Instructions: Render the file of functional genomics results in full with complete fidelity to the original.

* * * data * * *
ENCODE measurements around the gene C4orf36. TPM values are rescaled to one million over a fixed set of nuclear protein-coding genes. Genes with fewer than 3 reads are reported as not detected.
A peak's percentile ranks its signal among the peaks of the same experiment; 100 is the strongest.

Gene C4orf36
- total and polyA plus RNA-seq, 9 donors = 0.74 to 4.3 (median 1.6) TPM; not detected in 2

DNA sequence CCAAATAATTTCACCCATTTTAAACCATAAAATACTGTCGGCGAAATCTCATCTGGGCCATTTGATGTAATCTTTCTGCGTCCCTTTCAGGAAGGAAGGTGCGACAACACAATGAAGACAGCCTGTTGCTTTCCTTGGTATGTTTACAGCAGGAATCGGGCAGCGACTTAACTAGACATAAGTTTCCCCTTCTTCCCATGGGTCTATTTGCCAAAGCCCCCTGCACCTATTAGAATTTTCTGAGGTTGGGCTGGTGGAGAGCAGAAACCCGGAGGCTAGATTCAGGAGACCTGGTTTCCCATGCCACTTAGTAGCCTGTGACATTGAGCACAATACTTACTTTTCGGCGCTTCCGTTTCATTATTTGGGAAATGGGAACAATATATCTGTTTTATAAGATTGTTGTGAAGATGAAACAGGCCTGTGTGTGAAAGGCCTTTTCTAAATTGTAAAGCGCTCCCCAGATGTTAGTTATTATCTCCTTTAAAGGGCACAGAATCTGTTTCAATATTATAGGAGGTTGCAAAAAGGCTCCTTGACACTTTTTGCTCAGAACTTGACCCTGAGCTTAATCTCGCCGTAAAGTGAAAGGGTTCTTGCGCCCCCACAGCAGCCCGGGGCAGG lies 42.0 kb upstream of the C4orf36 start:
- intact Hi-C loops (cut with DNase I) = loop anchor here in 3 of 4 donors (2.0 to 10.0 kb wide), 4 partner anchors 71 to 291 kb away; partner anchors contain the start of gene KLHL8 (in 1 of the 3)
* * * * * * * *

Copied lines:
ENCODE measurements around the gene C4orf36. TPM values are rescaled to one million over a fixed set of nuclear protein-coding genes. Genes with fewer than 3 reads are reported as not detected.
A peak's percentile ranks its signal among the peaks of the same experiment; 100 is the strongest.

Gene C4orf36
- total and polyA plus RNA-seq, 9 donors = 0.74 to 4.3 (median 1.6) TPM; not detected in 2

DNA sequence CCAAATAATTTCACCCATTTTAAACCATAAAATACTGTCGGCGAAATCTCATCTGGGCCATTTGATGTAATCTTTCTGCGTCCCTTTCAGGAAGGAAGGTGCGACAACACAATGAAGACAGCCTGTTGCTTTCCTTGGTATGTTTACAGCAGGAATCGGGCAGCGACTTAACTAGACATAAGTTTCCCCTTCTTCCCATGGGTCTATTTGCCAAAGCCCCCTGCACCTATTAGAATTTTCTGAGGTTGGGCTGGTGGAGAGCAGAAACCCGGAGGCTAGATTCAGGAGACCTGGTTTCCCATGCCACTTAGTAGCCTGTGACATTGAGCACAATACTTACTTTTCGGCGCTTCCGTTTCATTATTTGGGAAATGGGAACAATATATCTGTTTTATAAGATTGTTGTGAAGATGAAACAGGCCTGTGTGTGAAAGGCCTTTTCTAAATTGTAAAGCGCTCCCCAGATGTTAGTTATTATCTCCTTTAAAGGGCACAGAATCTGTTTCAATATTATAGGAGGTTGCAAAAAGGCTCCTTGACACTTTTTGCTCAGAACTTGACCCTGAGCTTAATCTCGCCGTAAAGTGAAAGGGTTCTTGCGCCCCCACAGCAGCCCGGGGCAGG lies 42.0 kb upstream of the C4orf36 start:
- intact Hi-C loops (cut with DNase I) = loop anchor here in 3 of 4 donors (2.0 to 10.0 kb wide), 4 partner anchors 71 to 291 kb away; partner anchors contain the start of gene KLHL8 (in 1 of the 3)